Welcome

19 04 2011
Paris, France

A warm welcome awaits visitors to Fauchon

Every business welcomes its customers, some better than others. Walmart has long been famous for its friendly store greeters , some of whom can be famous local celebrities. Southwestern quick-serve food chain Moe’s makes the greeting impossible to ignore; employees yell “Welcome to Moe’s!” all the way down the serving line. At businesses like these, the welcome becomes part of the customer experience, and a positive experience can bring repeat customers.

Other businesses miss the boat, forcing their employees to robotically greet each person with the same stock phrase, even when the customer well knows the business they’ve entered. A glum, “Welcome to (insert business here),” delivered over and over to each person in the queue or walking through the door isn’t exactly the warmest of welcomes. Without offering a unique service, differentiating factor, or entertainment value for the customer, this kind of greeting is uninspired and boring.

More important for the customer experience is acknowledgment, accessibility, and friendliness. When a customer walks into a business, the fact that the person is there and an employee is ready & willing to help are at the beginning of the experience. Who wants to walk in and find an empty counter or hunt for an employee when you’re double-parked outside? A smile and a moment of eye contact, along with “hello” or “may I help you?” might be the perfect opening.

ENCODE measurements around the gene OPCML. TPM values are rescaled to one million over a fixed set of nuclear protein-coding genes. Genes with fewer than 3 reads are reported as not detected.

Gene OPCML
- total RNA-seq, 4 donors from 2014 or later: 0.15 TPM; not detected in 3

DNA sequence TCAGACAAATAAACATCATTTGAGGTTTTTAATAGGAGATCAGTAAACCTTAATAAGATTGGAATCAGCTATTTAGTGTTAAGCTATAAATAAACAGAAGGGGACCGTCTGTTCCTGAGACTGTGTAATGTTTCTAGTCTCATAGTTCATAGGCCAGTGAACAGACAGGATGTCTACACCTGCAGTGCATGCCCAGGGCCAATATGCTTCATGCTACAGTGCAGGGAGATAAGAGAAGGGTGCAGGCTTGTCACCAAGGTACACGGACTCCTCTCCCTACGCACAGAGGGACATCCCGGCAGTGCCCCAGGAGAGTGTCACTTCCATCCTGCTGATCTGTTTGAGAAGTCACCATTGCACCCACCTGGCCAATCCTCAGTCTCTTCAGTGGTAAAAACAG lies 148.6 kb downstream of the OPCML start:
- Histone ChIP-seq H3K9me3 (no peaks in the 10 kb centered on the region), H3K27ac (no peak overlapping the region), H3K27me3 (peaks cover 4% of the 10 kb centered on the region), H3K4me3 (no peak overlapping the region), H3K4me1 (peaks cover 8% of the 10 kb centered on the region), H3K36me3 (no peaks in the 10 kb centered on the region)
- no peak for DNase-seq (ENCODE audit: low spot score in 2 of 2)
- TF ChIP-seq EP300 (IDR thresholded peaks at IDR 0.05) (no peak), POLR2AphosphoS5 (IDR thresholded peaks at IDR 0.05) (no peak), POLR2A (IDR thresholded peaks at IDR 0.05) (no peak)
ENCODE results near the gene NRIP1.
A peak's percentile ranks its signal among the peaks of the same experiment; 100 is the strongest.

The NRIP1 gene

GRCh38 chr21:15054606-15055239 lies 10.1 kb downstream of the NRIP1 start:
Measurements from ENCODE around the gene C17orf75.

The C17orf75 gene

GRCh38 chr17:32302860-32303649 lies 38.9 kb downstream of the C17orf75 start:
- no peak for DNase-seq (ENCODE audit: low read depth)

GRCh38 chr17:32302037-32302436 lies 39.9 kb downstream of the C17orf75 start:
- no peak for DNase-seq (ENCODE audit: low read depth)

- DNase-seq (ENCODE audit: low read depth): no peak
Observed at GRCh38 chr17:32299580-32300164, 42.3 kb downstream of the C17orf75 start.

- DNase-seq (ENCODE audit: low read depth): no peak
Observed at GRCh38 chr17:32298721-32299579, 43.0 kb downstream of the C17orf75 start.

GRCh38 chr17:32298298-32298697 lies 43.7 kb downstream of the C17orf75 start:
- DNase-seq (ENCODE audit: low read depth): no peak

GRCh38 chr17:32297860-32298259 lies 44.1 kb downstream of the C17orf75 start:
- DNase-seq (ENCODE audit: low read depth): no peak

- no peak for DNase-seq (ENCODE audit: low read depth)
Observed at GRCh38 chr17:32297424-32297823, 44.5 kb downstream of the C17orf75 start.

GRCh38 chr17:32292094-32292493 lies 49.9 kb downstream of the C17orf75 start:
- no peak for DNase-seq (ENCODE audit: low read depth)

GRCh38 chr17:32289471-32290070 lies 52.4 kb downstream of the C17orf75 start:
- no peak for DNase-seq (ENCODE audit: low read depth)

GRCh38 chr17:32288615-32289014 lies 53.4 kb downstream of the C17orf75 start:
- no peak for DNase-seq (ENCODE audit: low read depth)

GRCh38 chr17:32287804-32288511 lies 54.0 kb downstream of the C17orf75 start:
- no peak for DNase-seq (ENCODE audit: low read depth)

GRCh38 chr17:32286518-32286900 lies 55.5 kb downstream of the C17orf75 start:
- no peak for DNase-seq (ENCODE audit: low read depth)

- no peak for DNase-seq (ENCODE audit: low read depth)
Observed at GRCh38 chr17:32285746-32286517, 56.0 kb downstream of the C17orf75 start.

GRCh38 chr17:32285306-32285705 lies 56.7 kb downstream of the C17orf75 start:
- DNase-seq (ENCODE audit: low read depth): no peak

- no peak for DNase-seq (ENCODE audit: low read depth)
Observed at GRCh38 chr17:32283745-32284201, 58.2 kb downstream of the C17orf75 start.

Online, there may not be human interaction, but the objective is the same: make the store or site welcoming, easy to navigate, and leave the customer with a positive experience. Make search buttons easy to find and in obvious locations; don’t use pop-ups or pop-unders, and don’t clutter the page with lots of visual noise. For customers who want to find information quickly, links to categories and pages should be in standard screen locations. For browsers, ensure the site has plenty of visuals and links to interesting and informative articles that support the site’s main content.

Like the greeting at Moe’s, a site with a strong commitment and a powerful message should tell it. Zappo’s has one of the most loyal customer followings on the Internet, and the site tells visitors why on every page. The company is committed to service; it has a 365-day return policy; and shipping is free for purchases and returns. Bricks-and-mortar retailer Nordstrom, also with a reputation for outstanding service, offers a clean and simple interface for its site for an easy shopping experience.

The key to making a customer welcome, then? Be genuine, be simple, keep it easy.

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